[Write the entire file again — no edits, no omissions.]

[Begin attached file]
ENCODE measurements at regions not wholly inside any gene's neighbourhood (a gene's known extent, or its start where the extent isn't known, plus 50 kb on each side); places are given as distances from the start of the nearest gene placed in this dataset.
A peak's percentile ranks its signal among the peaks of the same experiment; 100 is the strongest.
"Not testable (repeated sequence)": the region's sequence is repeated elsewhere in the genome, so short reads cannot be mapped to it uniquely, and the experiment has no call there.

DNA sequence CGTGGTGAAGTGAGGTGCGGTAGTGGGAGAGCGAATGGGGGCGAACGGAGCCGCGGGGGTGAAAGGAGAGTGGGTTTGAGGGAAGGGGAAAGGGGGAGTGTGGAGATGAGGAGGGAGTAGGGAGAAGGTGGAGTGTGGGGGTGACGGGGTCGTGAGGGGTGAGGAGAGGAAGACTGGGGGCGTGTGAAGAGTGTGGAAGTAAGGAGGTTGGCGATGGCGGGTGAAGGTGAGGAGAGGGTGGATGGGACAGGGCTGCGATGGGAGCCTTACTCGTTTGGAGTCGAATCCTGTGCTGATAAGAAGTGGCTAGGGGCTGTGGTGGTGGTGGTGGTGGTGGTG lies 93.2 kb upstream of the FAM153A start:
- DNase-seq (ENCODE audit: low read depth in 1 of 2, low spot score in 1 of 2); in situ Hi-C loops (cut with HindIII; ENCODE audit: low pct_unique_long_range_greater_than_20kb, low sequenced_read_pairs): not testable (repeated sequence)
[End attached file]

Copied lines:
ENCODE measurements at regions not wholly inside any gene's neighbourhood (a gene's known extent, or its start where the extent isn't known, plus 50 kb on each side); places are given as distances from the start of the nearest gene placed in this dataset.
A peak's percentile ranks its signal among the peaks of the same experiment; 100 is the strongest.
"Not testable (repeated sequence)": the region's sequence is repeated elsewhere in the genome, so short reads cannot be mapped to it uniquely, and the experiment has no call there.

DNA sequence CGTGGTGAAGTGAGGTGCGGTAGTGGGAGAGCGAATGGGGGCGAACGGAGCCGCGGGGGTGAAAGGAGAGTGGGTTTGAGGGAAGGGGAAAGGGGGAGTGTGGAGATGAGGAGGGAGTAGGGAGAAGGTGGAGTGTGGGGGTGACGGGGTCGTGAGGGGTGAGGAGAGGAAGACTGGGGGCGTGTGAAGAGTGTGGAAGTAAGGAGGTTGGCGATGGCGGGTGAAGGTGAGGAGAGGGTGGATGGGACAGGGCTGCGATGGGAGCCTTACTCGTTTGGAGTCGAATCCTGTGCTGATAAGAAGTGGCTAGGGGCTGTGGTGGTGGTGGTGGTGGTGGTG lies 93.2 kb upstream of the FAM153A start:
- DNase-seq (ENCODE audit: low read depth in 1 of 2, low spot score in 1 of 2); in situ Hi-C loops (cut with HindIII; ENCODE audit: low pct_unique_long_range_greater_than_20kb, low sequenced_read_pairs): not testable (repeated sequence)